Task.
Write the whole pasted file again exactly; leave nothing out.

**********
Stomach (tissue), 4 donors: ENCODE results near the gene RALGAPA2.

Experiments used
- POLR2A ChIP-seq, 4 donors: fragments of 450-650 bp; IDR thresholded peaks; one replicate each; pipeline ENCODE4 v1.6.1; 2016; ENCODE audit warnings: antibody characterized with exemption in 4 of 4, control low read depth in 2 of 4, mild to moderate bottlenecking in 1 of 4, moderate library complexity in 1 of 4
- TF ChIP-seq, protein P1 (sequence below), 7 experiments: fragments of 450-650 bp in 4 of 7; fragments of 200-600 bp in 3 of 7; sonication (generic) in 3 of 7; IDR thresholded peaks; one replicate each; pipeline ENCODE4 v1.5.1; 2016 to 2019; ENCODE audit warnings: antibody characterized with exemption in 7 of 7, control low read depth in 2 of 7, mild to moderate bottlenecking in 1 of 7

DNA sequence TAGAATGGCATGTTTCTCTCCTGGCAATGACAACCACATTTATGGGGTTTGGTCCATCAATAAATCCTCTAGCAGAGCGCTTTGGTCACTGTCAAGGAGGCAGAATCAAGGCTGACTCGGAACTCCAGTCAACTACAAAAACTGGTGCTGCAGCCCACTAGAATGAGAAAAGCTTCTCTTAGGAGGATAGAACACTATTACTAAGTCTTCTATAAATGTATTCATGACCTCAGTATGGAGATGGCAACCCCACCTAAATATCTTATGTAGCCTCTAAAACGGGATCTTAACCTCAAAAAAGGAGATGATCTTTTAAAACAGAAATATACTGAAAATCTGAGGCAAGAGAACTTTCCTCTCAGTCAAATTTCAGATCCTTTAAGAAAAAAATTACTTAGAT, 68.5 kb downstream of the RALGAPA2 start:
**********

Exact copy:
Stomach (tissue), 4 donors: ENCODE results near the gene RALGAPA2.

Experiments used
- POLR2A ChIP-seq, 4 donors: fragments of 450-650 bp; IDR thresholded peaks; one replicate each; pipeline ENCODE4 v1.6.1; 2016; ENCODE audit warnings: antibody characterized with exemption in 4 of 4, control low read depth in 2 of 4, mild to moderate bottlenecking in 1 of 4, moderate library complexity in 1 of 4
- TF ChIP-seq, protein P1 (sequence below), 7 experiments: fragments of 450-650 bp in 4 of 7; fragments of 200-600 bp in 3 of 7; sonication (generic) in 3 of 7; IDR thresholded peaks; one replicate each; pipeline ENCODE4 v1.5.1; 2016 to 2019; ENCODE audit warnings: antibody characterized with exemption in 7 of 7, control low read depth in 2 of 7, mild to moderate bottlenecking in 1 of 7

DNA sequence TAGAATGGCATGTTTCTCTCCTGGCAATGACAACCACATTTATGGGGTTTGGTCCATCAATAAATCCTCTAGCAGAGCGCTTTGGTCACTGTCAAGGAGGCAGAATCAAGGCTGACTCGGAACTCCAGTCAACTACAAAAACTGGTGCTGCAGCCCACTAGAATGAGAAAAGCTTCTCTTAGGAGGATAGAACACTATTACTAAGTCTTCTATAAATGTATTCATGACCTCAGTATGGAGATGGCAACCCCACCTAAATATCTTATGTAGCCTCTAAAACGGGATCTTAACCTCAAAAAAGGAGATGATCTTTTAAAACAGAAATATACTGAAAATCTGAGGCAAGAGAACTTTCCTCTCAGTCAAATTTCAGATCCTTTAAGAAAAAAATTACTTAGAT, 68.5 kb downstream of the RALGAPA2 start: